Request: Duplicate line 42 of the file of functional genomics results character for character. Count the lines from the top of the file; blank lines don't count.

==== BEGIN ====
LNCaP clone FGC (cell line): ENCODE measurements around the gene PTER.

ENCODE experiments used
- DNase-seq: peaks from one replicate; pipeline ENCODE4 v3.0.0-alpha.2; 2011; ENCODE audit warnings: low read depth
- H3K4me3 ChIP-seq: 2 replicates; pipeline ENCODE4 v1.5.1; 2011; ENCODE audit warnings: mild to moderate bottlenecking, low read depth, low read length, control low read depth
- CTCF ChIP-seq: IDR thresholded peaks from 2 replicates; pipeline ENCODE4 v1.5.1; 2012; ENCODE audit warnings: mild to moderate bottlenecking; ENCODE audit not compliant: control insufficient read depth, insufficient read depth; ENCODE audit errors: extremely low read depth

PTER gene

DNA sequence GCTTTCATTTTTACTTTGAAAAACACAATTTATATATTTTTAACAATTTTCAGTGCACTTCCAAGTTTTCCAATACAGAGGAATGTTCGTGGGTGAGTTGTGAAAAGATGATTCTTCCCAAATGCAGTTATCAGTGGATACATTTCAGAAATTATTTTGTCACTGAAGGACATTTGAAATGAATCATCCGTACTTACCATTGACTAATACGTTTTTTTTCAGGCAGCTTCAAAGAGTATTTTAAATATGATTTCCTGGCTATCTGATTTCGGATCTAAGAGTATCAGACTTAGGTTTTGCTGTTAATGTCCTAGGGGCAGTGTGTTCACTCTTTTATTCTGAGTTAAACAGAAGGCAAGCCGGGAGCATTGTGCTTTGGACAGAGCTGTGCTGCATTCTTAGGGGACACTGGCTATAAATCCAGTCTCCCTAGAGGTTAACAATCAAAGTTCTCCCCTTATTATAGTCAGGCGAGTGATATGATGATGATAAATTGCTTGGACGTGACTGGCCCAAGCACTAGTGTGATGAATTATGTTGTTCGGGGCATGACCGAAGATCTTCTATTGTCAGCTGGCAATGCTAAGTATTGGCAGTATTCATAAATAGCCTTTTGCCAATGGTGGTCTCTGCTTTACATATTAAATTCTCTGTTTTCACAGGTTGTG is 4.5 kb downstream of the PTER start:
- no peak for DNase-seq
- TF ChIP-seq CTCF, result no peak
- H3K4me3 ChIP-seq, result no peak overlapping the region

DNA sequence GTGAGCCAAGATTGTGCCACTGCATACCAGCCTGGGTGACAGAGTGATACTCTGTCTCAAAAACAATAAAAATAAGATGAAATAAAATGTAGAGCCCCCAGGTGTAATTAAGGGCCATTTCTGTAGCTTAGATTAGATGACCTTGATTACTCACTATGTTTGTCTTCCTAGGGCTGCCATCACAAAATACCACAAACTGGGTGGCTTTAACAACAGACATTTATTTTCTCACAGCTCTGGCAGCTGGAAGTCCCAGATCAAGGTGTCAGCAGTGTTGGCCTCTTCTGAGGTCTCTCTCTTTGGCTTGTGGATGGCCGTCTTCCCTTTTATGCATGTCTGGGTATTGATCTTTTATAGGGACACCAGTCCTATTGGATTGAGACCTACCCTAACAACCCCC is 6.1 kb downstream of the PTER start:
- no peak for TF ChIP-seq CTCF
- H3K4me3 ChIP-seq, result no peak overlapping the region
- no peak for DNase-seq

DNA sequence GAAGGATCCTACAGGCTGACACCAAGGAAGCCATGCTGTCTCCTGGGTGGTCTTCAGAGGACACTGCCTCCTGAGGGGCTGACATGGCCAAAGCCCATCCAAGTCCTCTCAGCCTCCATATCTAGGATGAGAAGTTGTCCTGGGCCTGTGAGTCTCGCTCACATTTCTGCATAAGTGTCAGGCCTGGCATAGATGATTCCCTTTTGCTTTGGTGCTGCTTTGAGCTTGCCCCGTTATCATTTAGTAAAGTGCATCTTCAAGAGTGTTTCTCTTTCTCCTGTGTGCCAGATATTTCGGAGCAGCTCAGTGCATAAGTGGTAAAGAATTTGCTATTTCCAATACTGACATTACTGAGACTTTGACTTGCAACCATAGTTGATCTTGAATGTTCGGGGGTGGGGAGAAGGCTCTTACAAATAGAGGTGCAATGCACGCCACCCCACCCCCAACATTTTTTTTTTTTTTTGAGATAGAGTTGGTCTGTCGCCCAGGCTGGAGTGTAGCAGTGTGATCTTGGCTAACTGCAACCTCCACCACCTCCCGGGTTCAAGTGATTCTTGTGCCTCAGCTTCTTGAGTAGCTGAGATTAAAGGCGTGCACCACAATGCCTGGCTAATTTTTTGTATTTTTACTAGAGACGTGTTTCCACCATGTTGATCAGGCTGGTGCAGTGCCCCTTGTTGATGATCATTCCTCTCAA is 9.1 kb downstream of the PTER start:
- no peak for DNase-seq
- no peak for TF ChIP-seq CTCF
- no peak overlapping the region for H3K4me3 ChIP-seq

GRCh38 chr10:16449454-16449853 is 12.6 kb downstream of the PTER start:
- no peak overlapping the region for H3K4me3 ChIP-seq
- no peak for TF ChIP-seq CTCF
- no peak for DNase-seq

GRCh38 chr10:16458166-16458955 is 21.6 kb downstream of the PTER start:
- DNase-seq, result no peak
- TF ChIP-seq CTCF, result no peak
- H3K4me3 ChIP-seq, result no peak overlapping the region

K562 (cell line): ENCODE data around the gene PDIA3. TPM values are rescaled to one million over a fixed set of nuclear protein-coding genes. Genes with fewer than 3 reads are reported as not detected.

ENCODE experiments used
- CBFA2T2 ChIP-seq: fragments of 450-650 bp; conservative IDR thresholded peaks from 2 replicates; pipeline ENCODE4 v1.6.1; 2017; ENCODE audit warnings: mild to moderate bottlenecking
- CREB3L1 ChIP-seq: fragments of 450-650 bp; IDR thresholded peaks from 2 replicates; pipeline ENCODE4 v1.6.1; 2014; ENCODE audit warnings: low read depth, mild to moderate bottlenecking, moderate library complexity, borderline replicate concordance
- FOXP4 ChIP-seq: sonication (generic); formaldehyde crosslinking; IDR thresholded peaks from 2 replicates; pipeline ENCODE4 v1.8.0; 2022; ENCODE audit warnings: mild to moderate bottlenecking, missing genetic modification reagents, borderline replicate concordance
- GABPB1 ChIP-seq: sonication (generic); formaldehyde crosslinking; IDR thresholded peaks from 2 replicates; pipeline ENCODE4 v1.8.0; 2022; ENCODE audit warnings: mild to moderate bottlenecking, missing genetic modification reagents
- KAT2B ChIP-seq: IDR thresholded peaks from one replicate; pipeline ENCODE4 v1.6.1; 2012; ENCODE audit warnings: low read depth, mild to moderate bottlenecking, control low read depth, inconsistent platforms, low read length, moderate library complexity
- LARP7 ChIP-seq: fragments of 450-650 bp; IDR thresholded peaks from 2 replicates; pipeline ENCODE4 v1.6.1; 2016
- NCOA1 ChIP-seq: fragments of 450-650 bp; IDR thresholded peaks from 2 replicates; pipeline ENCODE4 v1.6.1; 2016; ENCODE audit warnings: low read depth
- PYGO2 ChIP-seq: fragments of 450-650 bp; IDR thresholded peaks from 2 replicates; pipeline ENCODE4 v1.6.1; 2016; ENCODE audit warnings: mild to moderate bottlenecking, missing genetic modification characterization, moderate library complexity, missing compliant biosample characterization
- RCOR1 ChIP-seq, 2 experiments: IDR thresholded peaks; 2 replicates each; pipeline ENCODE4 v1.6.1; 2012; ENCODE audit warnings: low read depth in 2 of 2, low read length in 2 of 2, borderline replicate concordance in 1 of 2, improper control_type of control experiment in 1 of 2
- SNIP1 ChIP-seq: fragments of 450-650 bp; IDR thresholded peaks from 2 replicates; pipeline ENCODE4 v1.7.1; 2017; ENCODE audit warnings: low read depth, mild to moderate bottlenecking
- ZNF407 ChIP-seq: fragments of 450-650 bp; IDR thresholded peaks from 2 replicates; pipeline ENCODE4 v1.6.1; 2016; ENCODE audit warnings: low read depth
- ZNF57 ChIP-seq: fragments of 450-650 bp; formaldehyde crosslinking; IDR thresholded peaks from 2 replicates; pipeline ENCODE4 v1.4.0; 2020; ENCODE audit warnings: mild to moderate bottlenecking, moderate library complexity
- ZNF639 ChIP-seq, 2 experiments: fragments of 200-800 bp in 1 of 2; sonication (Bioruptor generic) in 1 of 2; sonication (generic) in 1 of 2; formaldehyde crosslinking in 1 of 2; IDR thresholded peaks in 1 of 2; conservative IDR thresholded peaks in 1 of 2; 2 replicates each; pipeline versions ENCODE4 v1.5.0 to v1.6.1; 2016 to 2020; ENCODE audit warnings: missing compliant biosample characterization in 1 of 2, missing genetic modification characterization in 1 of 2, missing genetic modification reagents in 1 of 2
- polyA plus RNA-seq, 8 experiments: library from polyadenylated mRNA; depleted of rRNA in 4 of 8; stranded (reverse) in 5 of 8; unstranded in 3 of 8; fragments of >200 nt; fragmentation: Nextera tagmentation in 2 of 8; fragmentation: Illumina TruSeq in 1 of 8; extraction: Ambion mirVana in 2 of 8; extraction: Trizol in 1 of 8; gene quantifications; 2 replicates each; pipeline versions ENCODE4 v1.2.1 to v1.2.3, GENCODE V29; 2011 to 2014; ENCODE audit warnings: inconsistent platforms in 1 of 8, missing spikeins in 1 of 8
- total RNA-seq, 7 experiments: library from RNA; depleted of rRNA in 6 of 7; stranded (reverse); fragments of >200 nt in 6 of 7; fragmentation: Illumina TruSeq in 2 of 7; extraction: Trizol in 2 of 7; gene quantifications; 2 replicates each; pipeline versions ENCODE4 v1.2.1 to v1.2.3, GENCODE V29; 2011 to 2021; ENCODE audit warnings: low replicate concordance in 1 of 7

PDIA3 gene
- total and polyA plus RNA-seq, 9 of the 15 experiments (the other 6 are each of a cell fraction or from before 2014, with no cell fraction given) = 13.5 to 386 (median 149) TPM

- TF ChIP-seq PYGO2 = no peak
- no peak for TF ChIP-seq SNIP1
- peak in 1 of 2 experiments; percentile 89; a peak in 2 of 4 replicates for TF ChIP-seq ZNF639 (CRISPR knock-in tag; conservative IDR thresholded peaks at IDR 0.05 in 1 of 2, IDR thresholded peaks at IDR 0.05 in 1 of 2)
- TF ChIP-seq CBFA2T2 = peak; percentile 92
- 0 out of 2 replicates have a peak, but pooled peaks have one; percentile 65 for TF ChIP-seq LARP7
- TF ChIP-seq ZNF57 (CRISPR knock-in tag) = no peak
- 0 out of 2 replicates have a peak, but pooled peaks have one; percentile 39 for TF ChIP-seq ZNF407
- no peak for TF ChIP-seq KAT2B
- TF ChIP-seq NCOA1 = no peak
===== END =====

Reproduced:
- polyA plus RNA-seq, 8 experiments: library from polyadenylated mRNA; depleted of rRNA in 4 of 8; stranded (reverse) in 5 of 8; unstranded in 3 of 8; fragments of >200 nt; fragmentation: Nextera tagmentation in 2 of 8; fragmentation: Illumina TruSeq in 1 of 8; extraction: Ambion mirVana in 2 of 8; extraction: Trizol in 1 of 8; gene quantifications; 2 replicates each; pipeline versions ENCODE4 v1.2.1 to v1.2.3, GENCODE V29; 2011 to 2014; ENCODE audit warnings: inconsistent platforms in 1 of 8, missing spikeins in 1 of 8